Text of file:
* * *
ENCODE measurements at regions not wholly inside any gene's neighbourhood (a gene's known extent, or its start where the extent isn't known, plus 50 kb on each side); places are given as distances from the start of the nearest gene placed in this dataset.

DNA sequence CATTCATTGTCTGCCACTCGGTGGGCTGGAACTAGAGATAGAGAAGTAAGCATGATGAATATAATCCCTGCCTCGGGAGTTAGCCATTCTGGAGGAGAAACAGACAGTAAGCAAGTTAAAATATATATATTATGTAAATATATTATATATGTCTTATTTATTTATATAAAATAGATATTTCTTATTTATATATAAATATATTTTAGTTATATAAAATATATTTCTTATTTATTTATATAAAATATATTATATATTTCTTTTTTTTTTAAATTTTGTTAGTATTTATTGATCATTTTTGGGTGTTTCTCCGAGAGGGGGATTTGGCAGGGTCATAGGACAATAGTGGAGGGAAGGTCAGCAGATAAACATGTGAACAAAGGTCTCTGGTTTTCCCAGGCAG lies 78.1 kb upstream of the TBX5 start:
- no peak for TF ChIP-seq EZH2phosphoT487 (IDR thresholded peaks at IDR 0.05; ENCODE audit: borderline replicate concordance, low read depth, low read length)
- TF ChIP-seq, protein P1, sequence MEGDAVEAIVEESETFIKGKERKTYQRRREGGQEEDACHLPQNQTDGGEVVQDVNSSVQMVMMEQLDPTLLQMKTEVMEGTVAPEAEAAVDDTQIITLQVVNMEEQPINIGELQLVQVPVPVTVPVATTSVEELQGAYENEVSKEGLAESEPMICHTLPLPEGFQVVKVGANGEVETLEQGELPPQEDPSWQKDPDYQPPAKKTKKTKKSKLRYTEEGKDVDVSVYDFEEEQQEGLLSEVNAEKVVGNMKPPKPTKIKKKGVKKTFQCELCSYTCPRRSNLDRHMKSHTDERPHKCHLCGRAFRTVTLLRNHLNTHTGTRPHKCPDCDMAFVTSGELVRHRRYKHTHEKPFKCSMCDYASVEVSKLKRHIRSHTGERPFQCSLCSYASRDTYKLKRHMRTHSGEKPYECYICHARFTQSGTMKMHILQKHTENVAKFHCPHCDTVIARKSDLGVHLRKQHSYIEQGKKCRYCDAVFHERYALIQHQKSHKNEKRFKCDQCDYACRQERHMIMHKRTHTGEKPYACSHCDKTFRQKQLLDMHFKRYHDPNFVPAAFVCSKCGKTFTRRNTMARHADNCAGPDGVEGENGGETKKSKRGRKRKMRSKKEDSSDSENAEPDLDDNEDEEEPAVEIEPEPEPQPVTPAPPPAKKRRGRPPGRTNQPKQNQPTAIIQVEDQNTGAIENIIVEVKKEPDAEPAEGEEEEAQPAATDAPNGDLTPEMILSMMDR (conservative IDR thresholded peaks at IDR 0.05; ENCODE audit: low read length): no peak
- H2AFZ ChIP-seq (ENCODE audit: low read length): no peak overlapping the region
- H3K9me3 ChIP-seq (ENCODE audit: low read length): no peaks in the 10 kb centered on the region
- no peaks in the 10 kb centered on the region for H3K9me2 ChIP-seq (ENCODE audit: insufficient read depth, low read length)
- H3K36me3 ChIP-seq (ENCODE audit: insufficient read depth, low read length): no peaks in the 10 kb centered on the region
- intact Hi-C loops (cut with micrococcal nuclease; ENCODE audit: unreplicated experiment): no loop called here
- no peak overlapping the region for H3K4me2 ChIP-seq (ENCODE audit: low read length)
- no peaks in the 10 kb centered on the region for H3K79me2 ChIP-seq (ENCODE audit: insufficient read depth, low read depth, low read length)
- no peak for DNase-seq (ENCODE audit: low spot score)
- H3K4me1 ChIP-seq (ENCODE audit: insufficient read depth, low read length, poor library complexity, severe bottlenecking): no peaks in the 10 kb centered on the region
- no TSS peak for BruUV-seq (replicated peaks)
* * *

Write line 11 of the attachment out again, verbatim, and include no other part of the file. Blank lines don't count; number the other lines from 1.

- no peaks in the 10 kb centered on the region for H3K79me2 ChIP-seq (ENCODE audit: insufficient read depth, low read depth, low read length)